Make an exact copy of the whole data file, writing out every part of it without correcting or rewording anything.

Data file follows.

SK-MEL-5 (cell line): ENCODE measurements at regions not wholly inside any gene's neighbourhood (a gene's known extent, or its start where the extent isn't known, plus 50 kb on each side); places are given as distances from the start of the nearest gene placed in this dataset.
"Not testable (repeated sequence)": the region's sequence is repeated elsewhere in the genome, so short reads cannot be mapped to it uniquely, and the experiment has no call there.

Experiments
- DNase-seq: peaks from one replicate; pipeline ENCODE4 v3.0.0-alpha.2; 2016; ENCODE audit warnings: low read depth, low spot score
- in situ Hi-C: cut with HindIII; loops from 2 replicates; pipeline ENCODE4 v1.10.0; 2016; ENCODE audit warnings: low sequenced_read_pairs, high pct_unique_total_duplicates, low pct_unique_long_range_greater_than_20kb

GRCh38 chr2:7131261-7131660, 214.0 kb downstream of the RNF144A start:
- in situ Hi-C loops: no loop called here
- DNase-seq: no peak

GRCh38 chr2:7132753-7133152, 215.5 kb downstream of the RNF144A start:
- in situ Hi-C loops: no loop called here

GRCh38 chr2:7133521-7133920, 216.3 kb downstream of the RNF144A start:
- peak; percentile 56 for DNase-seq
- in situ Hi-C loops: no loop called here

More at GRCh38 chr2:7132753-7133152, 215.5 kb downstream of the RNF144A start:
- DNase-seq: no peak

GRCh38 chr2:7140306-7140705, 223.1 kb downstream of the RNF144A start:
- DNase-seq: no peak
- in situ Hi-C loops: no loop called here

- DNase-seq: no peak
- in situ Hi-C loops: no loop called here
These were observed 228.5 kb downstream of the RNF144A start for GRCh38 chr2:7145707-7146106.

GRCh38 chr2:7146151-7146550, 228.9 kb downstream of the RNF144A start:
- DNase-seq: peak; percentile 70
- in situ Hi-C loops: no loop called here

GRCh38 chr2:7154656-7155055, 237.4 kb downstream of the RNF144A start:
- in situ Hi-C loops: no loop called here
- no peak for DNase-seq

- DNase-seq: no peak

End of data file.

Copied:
SK-MEL-5 (cell line): ENCODE measurements at regions not wholly inside any gene's neighbourhood (a gene's known extent, or its start where the extent isn't known, plus 50 kb on each side); places are given as distances from the start of the nearest gene placed in this dataset.
"Not testable (repeated sequence)": the region's sequence is repeated elsewhere in the genome, so short reads cannot be mapped to it uniquely, and the experiment has no call there.

Experiments
- DNase-seq: peaks from one replicate; pipeline ENCODE4 v3.0.0-alpha.2; 2016; ENCODE audit warnings: low read depth, low spot score
- in situ Hi-C: cut with HindIII; loops from 2 replicates; pipeline ENCODE4 v1.10.0; 2016; ENCODE audit warnings: low sequenced_read_pairs, high pct_unique_total_duplicates, low pct_unique_long_range_greater_than_20kb

GRCh38 chr2:7131261-7131660, 214.0 kb downstream of the RNF144A start:
- in situ Hi-C loops: no loop called here
- DNase-seq: no peak

GRCh38 chr2:7132753-7133152, 215.5 kb downstream of the RNF144A start:
- in situ Hi-C loops: no loop called here

GRCh38 chr2:7133521-7133920, 216.3 kb downstream of the RNF144A start:
- peak; percentile 56 for DNase-seq
- in situ Hi-C loops: no loop called here

More at GRCh38 chr2:7132753-7133152, 215.5 kb downstream of the RNF144A start:
- DNase-seq: no peak

GRCh38 chr2:7140306-7140705, 223.1 kb downstream of the RNF144A start:
- DNase-seq: no peak
- in situ Hi-C loops: no loop called here

- DNase-seq: no peak
- in situ Hi-C loops: no loop called here
These were observed 228.5 kb downstream of the RNF144A start for GRCh38 chr2:7145707-7146106.

GRCh38 chr2:7146151-7146550, 228.9 kb downstream of the RNF144A start:
- DNase-seq: peak; percentile 70
- in situ Hi-C loops: no loop called here

GRCh38 chr2:7154656-7155055, 237.4 kb downstream of the RNF144A start:
- in situ Hi-C loops: no loop called here
- no peak for DNase-seq

- DNase-seq: no peak